I should have realised he’d want to talk about the one thing I’d had enough of.
“What do you mean?”
“You said something about what’s going on, the dead reanimating. I’ve seen for myself, but I need to know more,” he said. “From the beginning.”
I got it. I would be the same. I am the same. I’d have to know everything I could in his position.
“It’s patchy, but I’ll do my best,” I said and turned to see him nodding out of the corner of my eye. “From what I can gather it started in a laboratory near to the village. The scientists were doing work on the disease, trying to find a cure, an antidote.” He nodded, only moving his eyes from me to check his footfalls as the ground undulated. “It got out of control. There was infighting about how to deal with it, scientists squabbling about the best approach. I got a call, my girl,” I paused on the word. “Toni, was in trouble and I rushed here to see if I could help.”
“Your girlfriend right?” he said and I closed my eyes and drew a deep breath.
“It’s complicated, but yes,” I said, opening my eyes as the sole of my trainer kicked against a stone. “Anyway, fast forward and it turns out through some questionable ethics, to say they least, the virus or disease, call it want you want, hasn’t only mutated, but the creatures, I want to call them the dead, but that’s not right, they overran the place. Not even the army could deal with it.”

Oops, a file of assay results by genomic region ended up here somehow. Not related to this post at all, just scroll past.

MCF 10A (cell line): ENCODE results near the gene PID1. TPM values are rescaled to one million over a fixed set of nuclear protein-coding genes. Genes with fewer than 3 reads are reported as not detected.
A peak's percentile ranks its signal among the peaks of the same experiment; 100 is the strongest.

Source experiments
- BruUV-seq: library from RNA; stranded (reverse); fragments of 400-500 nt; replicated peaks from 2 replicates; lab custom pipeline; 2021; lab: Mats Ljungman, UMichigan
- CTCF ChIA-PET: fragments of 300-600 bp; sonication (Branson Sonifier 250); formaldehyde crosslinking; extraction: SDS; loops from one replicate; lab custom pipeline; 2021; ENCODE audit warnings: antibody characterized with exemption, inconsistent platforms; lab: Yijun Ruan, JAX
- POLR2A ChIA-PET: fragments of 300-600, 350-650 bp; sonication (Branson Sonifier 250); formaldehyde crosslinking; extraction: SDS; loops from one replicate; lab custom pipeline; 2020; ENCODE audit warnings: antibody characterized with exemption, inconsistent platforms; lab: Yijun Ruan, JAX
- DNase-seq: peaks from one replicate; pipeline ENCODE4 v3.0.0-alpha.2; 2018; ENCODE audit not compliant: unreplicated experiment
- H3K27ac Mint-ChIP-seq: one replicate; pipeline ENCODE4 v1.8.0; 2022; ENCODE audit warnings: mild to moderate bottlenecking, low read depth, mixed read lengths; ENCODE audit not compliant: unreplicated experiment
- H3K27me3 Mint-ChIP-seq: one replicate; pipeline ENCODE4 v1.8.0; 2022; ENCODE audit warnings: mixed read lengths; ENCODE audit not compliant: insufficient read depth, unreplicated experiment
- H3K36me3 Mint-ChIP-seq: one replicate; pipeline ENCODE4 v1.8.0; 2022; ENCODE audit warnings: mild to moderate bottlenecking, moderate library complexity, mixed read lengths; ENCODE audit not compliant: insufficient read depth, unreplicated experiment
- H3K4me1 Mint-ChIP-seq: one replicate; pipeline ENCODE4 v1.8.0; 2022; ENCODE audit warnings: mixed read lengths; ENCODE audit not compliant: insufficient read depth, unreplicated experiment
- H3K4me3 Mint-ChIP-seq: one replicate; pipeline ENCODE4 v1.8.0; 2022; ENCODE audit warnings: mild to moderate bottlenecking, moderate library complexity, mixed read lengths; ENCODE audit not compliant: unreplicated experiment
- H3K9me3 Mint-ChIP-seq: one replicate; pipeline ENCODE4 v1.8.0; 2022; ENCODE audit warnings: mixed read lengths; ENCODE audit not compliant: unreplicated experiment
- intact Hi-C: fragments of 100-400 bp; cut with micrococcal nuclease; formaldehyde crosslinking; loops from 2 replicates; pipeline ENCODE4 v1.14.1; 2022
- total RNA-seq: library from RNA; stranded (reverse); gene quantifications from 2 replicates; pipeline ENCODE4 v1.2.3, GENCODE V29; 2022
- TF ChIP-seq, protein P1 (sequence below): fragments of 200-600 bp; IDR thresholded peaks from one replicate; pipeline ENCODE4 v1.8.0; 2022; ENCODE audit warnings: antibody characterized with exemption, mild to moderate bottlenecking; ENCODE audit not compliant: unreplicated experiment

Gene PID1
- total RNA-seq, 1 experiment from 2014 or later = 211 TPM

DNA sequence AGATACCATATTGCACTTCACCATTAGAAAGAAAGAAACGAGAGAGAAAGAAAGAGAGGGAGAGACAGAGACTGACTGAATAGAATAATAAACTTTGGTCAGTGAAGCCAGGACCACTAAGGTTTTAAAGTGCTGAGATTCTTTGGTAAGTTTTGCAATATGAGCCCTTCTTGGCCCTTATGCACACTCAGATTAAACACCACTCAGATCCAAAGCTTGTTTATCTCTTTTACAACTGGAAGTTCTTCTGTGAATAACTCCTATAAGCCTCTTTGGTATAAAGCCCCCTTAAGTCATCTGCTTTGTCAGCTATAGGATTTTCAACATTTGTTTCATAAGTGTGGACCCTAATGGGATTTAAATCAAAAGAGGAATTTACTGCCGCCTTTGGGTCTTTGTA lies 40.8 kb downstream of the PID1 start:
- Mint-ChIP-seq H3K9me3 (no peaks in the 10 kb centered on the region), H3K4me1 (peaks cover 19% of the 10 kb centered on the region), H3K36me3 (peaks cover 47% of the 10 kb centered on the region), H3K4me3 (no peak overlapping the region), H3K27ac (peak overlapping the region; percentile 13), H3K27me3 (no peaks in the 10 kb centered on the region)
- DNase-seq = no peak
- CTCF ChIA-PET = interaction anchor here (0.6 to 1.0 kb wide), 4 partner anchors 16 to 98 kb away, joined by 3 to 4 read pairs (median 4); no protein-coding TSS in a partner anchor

“And that’s when you escaped?”
I shrugged my shoulders.
“Wrong place, wrong time,” I said.
“Where did it come from? The disease?” he said. I paused. It was a good question, one of many I would ask when the gun was in the Doctor’s face. I shook my head.
“I don’t know,” I replied. “All I know is you have to damage the brain to kill them.”
“Like in the movies?”
“Like in the movies, yes.”
“So,” he said, stopping before he continued. “They’re zombies, right?”
I didn’t reply, but my shoulders gave an involuntary shrug. The name had been on the tip of my tongue since I’d first seen them, but to use the word to describe the creatures seemed both perfect, but too cartoonish, too trivial at the same time.